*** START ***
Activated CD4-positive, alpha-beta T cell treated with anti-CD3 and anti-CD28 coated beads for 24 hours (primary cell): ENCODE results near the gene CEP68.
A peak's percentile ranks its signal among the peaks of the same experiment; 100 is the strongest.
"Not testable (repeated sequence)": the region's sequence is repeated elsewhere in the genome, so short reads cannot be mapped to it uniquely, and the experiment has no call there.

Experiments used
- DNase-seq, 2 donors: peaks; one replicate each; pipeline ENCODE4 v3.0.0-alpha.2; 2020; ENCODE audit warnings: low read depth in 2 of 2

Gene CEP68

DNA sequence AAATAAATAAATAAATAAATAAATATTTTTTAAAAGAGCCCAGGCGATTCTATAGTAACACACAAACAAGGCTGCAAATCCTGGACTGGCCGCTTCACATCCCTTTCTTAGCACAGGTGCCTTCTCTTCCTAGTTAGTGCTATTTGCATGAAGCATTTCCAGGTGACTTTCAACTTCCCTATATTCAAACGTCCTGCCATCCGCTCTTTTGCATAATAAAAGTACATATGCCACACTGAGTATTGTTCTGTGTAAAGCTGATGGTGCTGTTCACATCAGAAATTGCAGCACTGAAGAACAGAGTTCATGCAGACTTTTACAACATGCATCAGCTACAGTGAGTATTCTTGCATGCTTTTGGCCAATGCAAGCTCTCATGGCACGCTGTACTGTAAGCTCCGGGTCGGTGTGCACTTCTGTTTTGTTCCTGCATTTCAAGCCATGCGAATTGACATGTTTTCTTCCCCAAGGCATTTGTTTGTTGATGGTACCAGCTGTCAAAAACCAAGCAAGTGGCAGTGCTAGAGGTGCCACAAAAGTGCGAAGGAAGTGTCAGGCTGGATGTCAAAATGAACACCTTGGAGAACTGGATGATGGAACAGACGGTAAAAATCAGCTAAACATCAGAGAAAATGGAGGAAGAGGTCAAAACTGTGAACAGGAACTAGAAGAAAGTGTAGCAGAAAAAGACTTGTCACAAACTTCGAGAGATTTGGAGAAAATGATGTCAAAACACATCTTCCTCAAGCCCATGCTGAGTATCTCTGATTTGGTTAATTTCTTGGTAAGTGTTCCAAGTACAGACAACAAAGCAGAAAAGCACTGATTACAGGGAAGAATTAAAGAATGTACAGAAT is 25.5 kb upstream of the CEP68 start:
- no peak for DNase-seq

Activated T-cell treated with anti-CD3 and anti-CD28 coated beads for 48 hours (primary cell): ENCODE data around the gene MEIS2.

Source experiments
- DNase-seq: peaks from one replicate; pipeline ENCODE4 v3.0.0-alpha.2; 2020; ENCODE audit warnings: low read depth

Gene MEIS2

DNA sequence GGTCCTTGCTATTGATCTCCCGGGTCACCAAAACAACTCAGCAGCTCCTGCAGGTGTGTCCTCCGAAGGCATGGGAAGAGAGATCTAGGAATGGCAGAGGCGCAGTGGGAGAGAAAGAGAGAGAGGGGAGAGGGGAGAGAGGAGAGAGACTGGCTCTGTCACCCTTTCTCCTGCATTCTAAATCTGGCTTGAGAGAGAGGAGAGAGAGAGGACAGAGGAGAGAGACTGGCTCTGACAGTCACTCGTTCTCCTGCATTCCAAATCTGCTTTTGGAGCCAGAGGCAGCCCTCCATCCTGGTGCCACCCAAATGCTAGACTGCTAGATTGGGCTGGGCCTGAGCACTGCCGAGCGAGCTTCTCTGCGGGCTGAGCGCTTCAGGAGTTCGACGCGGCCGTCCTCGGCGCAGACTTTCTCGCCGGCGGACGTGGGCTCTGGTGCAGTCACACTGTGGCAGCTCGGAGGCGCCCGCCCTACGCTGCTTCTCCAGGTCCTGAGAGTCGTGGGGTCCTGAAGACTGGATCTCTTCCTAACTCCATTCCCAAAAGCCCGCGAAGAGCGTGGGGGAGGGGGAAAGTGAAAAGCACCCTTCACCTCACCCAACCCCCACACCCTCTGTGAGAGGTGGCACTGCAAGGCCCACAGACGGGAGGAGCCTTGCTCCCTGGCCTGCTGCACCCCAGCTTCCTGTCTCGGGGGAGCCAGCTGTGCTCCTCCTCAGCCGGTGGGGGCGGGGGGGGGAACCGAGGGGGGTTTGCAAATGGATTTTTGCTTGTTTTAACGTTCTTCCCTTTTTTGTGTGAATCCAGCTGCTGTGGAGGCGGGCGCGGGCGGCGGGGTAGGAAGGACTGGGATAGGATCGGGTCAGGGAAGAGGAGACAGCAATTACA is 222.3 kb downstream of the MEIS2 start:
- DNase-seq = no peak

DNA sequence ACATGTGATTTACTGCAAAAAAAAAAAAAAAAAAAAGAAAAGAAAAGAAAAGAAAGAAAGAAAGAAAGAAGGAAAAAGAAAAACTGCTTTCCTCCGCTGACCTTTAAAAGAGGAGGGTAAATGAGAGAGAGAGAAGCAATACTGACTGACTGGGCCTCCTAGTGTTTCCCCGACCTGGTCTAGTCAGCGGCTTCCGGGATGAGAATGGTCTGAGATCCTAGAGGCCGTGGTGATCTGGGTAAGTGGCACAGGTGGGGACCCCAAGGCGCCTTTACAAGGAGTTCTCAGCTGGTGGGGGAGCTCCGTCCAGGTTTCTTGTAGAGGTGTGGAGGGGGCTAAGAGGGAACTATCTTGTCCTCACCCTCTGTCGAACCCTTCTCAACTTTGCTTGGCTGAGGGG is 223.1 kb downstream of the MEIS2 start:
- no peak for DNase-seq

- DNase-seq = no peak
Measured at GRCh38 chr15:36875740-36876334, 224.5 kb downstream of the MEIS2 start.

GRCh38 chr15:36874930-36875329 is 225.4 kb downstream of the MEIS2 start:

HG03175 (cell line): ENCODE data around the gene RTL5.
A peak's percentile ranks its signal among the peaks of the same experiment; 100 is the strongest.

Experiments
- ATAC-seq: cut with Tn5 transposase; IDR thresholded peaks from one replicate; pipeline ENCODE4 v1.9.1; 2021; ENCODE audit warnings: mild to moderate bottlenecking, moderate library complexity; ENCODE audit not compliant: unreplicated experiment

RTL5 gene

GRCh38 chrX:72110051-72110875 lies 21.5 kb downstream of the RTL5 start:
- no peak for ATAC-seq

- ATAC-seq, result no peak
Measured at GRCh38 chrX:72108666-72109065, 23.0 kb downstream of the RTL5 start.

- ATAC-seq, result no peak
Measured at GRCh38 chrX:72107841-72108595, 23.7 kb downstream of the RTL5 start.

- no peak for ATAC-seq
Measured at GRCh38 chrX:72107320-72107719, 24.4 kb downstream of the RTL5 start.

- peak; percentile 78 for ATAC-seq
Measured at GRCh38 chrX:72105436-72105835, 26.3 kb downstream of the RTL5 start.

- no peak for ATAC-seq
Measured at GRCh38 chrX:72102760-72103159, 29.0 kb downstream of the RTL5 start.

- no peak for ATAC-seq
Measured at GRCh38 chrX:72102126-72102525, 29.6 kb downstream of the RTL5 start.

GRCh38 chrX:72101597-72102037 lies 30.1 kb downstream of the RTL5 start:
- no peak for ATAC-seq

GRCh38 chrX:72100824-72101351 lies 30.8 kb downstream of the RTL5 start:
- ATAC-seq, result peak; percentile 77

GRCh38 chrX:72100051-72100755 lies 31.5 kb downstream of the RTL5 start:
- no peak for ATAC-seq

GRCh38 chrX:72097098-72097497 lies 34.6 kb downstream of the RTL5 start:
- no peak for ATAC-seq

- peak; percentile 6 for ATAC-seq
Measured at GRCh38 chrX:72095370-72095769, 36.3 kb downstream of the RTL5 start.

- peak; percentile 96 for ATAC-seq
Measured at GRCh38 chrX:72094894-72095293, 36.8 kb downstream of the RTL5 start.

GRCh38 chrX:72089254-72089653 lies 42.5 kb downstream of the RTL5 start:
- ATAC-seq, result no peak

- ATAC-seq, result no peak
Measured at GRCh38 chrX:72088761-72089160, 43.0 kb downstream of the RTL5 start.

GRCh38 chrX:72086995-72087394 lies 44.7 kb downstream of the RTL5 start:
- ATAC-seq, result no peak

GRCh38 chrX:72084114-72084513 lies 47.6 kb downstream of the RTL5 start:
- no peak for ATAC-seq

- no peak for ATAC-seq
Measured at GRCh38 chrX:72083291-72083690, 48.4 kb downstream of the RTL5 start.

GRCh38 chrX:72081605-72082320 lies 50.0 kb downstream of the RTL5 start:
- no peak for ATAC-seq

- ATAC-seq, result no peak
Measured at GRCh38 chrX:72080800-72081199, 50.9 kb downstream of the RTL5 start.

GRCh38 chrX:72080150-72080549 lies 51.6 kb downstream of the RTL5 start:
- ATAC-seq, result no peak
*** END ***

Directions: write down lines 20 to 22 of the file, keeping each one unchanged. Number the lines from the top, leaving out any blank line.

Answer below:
HG03175 (cell line): ENCODE data around the gene RTL5.
A peak's percentile ranks its signal among the peaks of the same experiment; 100 is the strongest.

Experiments